Were it not for the presence in the cast of two extraordinary actors, the pretentious tearjerker Echoes of a Summer would be of less than negligible interest. Adapted by Robert L. Joseph from his play The Isle of Children, this talkfest is filled with fanciful wordplay, whimsical contrivances, and preteens who speak with absurd eloquence. Joseph contrives a universe in which people articulate their feelings “poetically,” so the characters in Echoes of a Summer are as likely to express themselves through esoteric historical references as they are through meticulously crafted metaphors. And while Joseph occasionally hits the bull’s-eye with a line that conveys some simple emotional truth, getting there requires slogging through lots of florid nonsense. As a result, watching Echoes of a Summer quickly grows tiresome—unless one surrenders to the very different pleasures offered by the work of the two stars, Jodie Foster and Richard Harris.
Foster plays a 12-year-old girl facing imminent death because of heart problems, and Harris plays her anguished father, a professional writer who buys a lake house so his daughter’s last summer on earth is peaceful. Foster, who was already a veteran child actor by the time she made this film, delivers confident and sensitive work that embellishes her status as one of the most impressive youth performers ever to work in Hollywood. Even though her character is preternaturally sophisticated, Foster makes the role feel as organic as possible by tapping into her own natural intelligence—and if her acting never tugs at the heartstrings, per se, that’s a compliment to the good taste she exhibits, since Foster never takes cheap emotional shots for schmaltzy effect. Harris, meanwhile, provides the opposite of realism, opting instead for grandiose romanticism. Brooding around the film’s lovely Nova Scotia locations while reciting poetry, singing, and spinning imaginative stories for the amusement of Foster’s character, Harris incarnates a Superdad who devotes his life to filling each of his little girl’s final moments with laughter and wonderment. Whether this characterization comes across as endearing or overbearing is entirely a matter of taste, but none would dispute the assertion that Harris attacks his role with gusto.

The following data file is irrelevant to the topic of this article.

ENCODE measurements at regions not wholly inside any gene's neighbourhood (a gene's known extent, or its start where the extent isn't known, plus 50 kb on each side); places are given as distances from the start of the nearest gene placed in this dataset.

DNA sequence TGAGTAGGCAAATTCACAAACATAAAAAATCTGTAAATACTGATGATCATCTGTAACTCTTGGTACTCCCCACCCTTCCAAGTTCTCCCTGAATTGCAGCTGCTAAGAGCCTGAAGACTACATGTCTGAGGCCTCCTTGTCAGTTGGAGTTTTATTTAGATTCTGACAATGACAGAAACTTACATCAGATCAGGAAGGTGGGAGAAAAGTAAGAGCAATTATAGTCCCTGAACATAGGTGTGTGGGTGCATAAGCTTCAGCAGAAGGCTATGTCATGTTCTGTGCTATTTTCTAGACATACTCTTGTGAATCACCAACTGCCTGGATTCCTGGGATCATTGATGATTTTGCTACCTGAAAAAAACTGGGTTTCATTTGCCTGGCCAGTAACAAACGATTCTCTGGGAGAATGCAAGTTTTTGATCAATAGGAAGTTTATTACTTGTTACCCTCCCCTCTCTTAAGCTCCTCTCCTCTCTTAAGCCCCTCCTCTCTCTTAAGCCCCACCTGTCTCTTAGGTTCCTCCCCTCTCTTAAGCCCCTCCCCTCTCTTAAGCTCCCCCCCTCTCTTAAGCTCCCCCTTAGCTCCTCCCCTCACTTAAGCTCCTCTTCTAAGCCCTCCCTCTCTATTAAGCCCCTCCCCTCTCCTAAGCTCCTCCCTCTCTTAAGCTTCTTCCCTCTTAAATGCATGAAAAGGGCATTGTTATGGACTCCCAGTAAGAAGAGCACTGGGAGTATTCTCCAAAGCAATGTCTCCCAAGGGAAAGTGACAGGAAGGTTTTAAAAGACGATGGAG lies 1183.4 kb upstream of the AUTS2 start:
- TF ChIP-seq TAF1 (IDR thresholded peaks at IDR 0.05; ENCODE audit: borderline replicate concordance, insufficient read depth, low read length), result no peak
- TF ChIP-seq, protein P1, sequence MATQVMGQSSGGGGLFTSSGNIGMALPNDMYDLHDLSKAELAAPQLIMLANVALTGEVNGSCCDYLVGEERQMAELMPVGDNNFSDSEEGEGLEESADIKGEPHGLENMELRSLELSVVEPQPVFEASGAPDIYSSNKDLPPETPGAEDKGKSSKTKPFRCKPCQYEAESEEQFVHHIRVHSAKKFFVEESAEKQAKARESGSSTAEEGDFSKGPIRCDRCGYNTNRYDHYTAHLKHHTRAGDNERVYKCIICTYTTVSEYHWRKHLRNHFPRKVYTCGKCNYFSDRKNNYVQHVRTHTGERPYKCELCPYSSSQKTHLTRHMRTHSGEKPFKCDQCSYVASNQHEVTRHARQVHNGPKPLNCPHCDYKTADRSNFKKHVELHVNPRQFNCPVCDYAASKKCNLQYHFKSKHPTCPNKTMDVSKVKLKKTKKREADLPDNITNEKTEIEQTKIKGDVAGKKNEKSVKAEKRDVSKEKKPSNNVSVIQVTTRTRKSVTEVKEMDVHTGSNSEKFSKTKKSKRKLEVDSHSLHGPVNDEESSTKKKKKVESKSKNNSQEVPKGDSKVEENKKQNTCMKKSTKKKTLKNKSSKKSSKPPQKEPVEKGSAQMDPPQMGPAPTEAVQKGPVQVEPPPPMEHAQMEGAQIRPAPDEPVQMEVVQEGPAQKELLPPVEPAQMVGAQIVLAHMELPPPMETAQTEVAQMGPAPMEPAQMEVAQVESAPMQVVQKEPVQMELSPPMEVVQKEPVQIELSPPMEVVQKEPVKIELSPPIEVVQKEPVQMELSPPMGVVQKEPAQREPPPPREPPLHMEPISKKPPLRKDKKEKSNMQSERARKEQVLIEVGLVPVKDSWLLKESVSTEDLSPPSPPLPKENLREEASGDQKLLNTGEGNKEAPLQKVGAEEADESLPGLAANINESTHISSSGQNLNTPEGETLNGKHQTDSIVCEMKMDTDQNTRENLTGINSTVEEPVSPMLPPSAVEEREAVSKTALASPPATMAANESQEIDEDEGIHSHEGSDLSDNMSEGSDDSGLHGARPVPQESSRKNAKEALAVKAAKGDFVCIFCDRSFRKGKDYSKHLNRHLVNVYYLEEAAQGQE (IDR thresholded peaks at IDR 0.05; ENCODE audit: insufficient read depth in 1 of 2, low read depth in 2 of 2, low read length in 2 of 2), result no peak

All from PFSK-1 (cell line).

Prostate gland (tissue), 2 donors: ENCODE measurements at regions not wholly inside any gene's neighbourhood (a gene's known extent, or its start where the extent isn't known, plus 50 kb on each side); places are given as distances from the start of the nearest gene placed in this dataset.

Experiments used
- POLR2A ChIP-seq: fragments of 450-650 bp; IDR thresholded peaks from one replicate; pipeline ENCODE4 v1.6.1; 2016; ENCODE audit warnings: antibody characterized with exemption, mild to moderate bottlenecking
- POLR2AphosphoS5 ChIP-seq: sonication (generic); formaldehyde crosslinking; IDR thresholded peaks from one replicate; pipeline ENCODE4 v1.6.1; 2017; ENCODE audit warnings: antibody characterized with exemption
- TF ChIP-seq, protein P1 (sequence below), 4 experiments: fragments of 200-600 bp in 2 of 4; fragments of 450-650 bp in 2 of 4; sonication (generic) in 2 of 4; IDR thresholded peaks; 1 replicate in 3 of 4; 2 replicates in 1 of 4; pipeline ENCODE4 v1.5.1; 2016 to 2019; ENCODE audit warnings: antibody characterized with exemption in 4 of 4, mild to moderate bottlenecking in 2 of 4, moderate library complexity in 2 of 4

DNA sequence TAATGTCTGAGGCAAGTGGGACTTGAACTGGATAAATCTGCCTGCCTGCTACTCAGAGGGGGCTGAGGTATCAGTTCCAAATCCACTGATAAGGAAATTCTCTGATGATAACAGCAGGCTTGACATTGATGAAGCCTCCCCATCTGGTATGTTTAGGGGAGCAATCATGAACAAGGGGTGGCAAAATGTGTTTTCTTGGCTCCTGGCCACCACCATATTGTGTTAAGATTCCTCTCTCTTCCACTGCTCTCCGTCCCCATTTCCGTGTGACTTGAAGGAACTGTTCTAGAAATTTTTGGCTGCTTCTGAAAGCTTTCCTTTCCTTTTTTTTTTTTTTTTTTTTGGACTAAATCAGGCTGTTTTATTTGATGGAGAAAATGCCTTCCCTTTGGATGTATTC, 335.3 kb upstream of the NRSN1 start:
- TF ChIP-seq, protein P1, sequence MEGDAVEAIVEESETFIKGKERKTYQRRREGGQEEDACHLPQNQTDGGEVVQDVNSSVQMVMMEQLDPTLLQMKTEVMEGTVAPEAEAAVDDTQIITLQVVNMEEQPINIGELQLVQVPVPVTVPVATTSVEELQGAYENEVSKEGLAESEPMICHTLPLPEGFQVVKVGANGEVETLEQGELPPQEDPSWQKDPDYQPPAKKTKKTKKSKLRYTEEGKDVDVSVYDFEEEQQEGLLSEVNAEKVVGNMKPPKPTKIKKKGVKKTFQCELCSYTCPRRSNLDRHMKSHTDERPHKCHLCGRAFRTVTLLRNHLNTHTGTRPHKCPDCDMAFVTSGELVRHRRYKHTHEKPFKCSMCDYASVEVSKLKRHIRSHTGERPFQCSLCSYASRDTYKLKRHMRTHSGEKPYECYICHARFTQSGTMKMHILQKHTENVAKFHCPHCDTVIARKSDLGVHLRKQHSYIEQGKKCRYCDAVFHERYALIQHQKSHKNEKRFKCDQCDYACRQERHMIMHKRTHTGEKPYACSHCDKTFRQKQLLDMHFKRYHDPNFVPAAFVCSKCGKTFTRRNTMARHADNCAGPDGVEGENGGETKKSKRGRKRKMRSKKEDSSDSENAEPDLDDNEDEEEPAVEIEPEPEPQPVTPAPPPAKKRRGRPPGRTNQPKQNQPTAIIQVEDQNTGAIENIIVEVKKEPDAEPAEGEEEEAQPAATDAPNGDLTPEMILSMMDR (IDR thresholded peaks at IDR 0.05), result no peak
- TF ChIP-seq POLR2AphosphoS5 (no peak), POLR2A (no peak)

Given the film’s focus on an intense father-daughter connection, it falls to poor costar Lois Nettleton, playing the mother of the story’s central family, to function as the de facto villain, a woman mired in denial and depression. The process of bringing Nettleton’s character around to grace (a word sprinkled liberally through the movie’s dialogue) is highly contrived, culminating in a silly final scene of a play-within-a-play presented for the benefit of the dying girl. Despite its sincere intentions, alas, Echoes of a Summer is ultimately as affected and trite as the awful theme song that plays over the opening and closing credits, written and sung (if that’s the right word) by Harris.
Echoes of a Summer: FUNKY